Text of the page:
While on the “generic” mysteries, you get to know a few clues at the same time as the characters but the last one might be kept away from the audience to increase the suspense. So even if the viewer wants to “participate” and “build the case” against a character he can’t because he doesn’t have all the details. Now, this isn’t necessarily bad, it’s just another perspective and development of the narrative. Castel, NCIS, CSI, and many others usually present the crimes this way and yet they have/had success.

Another, way to tell a crime story is by letting the viewer see more than the characters. So you will know something that can help you identify the killer or even show you the killer, while the characters have to investigate in order to discover who this person is. On Criminal Minds, they do it perfectly. Most of the time if not all the times you see the face of the killer. Although you still see the entire process and this is because the crime isn’t the main focus, the killer is. The magic behind Criminal Minds lies in the psychological analysis. Here you don’t have anything to solve, you focus on the process and the story behind the murderer. For anyone interested in the “why did he do it” it’s great.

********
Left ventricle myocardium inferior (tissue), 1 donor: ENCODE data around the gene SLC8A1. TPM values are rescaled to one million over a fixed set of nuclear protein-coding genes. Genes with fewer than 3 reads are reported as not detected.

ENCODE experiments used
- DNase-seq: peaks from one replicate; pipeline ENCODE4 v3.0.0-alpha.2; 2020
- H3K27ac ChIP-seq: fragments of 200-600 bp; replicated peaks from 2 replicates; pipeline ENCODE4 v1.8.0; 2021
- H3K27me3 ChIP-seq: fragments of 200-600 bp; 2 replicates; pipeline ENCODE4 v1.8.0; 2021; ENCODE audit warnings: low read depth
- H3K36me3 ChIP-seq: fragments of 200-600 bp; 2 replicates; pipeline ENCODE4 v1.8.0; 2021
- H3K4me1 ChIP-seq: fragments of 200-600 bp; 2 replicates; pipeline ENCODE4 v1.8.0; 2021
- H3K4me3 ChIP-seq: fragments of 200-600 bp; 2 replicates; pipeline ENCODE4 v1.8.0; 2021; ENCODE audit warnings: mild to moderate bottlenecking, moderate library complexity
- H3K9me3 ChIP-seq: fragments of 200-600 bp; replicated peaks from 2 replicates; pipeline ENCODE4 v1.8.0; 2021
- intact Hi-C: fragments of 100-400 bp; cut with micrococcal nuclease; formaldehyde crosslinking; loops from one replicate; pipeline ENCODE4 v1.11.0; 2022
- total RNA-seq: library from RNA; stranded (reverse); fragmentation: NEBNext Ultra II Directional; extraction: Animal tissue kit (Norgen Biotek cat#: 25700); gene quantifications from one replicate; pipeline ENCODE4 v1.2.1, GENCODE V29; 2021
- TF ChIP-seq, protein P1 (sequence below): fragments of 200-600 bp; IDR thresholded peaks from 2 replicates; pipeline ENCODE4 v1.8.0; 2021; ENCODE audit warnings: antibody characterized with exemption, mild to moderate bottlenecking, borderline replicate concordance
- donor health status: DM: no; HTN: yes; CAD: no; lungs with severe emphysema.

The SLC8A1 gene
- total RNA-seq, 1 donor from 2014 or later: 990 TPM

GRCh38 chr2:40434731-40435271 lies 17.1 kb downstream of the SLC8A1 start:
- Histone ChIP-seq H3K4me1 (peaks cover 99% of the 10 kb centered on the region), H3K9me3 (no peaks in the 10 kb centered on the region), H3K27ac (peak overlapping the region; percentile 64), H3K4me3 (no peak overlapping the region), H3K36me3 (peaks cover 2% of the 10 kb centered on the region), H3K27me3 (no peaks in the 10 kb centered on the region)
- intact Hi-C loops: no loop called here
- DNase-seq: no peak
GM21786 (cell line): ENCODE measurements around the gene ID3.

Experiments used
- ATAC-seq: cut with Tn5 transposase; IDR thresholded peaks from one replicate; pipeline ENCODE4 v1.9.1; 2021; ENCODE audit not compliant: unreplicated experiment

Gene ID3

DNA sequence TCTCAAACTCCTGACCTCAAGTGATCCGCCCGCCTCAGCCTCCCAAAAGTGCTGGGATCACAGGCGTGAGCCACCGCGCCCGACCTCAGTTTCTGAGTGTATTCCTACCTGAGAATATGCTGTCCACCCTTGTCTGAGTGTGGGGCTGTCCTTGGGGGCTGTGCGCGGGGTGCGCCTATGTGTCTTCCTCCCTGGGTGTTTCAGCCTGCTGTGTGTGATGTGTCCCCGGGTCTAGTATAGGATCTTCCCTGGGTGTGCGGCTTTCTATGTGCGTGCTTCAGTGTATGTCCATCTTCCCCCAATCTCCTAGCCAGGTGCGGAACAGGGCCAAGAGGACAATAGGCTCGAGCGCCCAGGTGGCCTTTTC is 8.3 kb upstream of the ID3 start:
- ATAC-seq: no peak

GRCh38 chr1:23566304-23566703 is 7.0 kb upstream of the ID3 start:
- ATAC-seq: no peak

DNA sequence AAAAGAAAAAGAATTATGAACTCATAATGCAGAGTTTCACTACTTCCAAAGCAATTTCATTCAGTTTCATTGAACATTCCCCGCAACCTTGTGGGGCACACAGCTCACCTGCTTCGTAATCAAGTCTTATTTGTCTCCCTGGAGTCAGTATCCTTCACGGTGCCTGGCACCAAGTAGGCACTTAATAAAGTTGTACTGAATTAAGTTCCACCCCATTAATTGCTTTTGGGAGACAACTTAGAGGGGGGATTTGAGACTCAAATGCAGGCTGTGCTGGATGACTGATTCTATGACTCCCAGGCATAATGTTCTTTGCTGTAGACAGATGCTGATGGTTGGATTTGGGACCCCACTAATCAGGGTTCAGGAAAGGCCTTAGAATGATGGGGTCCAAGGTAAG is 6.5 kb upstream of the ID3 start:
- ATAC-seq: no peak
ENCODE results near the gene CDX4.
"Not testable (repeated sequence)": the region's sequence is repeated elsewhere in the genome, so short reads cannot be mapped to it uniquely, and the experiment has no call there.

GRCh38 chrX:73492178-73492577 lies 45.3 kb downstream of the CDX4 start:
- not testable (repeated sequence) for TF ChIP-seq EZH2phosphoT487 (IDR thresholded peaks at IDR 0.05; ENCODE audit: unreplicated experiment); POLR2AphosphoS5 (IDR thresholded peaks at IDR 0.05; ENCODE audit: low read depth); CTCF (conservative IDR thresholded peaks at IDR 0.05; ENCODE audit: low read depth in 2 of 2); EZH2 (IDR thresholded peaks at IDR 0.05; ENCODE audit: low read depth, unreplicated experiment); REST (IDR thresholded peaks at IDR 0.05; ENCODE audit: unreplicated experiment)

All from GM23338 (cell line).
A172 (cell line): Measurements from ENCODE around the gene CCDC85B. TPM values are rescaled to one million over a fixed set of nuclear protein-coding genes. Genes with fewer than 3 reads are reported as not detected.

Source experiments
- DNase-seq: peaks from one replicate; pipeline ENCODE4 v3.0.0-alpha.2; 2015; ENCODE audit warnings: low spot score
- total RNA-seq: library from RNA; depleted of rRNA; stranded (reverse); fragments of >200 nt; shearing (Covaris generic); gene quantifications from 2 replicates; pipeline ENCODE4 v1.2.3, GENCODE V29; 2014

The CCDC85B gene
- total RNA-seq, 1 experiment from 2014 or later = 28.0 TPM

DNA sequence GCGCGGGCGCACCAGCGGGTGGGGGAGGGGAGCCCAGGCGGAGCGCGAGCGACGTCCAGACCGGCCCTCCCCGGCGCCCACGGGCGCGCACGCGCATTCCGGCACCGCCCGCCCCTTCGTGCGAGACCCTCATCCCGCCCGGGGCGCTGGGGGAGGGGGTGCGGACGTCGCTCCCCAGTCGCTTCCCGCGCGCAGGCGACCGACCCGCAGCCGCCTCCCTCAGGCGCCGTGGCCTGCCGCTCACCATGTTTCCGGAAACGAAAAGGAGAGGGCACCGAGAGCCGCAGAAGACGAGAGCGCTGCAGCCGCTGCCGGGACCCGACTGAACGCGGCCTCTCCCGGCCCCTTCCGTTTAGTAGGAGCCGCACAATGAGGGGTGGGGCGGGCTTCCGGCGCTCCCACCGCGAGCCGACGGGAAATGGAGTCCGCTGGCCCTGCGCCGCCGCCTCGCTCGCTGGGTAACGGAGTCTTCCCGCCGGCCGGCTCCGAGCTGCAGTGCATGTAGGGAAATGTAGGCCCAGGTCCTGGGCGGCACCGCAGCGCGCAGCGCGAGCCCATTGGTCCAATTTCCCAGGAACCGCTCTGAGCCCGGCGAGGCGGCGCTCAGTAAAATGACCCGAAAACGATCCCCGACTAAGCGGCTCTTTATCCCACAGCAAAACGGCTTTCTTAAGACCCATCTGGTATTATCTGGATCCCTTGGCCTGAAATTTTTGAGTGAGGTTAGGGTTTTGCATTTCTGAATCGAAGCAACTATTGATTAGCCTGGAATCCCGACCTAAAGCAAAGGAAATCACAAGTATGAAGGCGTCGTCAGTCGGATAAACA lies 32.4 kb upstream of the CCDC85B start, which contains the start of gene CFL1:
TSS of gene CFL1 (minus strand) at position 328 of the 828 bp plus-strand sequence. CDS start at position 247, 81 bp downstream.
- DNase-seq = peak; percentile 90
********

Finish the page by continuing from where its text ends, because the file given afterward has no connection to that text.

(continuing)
I still remember when I was young trying to play Escape the Room kind of games. I was never good at it and one of the things that really annoyed me was not being able to interact with everything that was in front of me. For instants, if there is a frame on the wall I want to interact with it even if it hasn’t anything to do with the solution. And then, on one beautiful day, Rockstar Games announced something never done before, LA Noire. Despite the awesome 40’s vibe all around the world, it has a unique interface. The gamer has to explore the crime scene as a true investigator and also interview the witnesses. The game still gives you some hints, like if you discover all the clues or not, but you just don’t know where they are.